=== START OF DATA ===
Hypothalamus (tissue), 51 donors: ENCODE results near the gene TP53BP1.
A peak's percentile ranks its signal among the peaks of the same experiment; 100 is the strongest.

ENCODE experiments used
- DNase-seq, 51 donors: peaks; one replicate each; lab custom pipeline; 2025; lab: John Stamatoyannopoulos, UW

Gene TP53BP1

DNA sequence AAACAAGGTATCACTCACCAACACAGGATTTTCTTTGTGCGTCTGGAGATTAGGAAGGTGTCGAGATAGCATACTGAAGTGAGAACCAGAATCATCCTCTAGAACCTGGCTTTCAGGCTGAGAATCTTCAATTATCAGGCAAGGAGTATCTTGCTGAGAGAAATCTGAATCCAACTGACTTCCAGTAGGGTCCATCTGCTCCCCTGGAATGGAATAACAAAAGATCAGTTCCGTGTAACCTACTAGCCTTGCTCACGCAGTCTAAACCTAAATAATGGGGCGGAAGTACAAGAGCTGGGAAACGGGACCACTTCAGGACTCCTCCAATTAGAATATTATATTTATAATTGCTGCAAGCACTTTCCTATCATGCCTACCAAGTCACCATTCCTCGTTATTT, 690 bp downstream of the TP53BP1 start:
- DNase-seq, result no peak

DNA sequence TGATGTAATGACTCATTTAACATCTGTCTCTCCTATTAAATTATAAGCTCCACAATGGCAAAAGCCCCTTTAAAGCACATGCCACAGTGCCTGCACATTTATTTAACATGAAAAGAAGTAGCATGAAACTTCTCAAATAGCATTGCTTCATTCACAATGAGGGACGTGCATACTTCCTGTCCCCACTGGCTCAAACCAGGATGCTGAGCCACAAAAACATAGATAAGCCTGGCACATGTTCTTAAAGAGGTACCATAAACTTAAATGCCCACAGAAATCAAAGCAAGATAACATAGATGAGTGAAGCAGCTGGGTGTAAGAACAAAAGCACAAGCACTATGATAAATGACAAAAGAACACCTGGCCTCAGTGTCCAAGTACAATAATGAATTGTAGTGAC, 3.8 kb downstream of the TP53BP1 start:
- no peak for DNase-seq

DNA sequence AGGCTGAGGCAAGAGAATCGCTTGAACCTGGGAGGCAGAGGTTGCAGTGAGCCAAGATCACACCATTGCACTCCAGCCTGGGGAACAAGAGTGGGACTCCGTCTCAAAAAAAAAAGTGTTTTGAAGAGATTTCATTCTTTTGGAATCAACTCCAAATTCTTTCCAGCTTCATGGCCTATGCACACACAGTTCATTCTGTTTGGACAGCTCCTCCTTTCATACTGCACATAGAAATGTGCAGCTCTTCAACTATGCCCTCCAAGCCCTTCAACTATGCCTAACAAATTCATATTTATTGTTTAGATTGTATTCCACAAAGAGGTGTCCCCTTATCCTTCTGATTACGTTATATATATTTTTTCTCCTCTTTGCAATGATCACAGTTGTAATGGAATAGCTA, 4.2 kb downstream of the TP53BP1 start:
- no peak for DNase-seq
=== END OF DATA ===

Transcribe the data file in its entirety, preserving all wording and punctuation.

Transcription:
Hypothalamus (tissue), 51 donors: ENCODE results near the gene TP53BP1.
A peak's percentile ranks its signal among the peaks of the same experiment; 100 is the strongest.

ENCODE experiments used
- DNase-seq, 51 donors: peaks; one replicate each; lab custom pipeline; 2025; lab: John Stamatoyannopoulos, UW

Gene TP53BP1

DNA sequence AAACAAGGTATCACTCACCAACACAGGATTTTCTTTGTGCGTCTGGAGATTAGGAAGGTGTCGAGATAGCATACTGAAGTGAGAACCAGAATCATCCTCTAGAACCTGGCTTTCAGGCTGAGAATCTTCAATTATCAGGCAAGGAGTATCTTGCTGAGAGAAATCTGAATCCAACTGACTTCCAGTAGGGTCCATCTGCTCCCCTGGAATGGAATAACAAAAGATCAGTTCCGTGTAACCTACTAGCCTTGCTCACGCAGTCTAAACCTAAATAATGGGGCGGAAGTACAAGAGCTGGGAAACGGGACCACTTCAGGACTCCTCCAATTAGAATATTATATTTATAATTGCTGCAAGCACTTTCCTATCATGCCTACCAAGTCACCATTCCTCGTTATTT, 690 bp downstream of the TP53BP1 start:
- DNase-seq, result no peak

DNA sequence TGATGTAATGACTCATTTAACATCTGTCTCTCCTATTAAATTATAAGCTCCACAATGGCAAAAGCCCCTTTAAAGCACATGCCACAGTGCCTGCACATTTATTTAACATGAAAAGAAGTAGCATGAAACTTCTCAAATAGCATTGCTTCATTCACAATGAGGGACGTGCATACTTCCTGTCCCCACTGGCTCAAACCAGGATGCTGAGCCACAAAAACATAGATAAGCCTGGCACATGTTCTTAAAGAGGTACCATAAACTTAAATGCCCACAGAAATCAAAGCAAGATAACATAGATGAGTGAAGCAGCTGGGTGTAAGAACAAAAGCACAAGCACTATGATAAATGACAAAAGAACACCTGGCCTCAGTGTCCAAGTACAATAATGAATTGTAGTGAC, 3.8 kb downstream of the TP53BP1 start:
- no peak for DNase-seq

DNA sequence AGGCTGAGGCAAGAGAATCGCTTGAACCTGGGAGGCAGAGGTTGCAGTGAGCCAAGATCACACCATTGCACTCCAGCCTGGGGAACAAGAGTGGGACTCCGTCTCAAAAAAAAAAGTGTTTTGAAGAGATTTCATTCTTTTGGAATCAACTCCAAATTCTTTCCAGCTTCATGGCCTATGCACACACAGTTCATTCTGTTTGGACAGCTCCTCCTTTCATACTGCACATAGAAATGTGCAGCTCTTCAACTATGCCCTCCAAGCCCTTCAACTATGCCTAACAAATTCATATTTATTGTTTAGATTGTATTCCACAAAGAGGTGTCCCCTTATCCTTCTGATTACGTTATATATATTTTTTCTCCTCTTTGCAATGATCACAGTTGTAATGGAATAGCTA, 4.2 kb downstream of the TP53BP1 start:
- no peak for DNase-seq